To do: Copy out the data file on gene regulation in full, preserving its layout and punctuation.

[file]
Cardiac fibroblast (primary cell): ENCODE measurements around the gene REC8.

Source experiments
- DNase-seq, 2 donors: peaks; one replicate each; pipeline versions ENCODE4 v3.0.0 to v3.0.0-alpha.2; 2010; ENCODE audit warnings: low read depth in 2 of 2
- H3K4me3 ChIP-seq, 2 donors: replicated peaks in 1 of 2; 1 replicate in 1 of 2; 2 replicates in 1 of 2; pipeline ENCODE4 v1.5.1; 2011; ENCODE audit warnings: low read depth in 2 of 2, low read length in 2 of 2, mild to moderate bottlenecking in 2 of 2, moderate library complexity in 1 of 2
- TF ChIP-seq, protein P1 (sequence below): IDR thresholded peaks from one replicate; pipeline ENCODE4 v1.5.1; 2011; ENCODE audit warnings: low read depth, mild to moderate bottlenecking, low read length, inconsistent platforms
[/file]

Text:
Cardiac fibroblast (primary cell): ENCODE measurements around the gene REC8.

Source experiments
- DNase-seq, 2 donors: peaks; one replicate each; pipeline versions ENCODE4 v3.0.0 to v3.0.0-alpha.2; 2010; ENCODE audit warnings: low read depth in 2 of 2
- H3K4me3 ChIP-seq, 2 donors: replicated peaks in 1 of 2; 1 replicate in 1 of 2; 2 replicates in 1 of 2; pipeline ENCODE4 v1.5.1; 2011; ENCODE audit warnings: low read depth in 2 of 2, low read length in 2 of 2, mild to moderate bottlenecking in 2 of 2, moderate library complexity in 1 of 2
- TF ChIP-seq, protein P1 (sequence below): IDR thresholded peaks from one replicate; pipeline ENCODE4 v1.5.1; 2011; ENCODE audit warnings: low read depth, mild to moderate bottlenecking, low read length, inconsistent platforms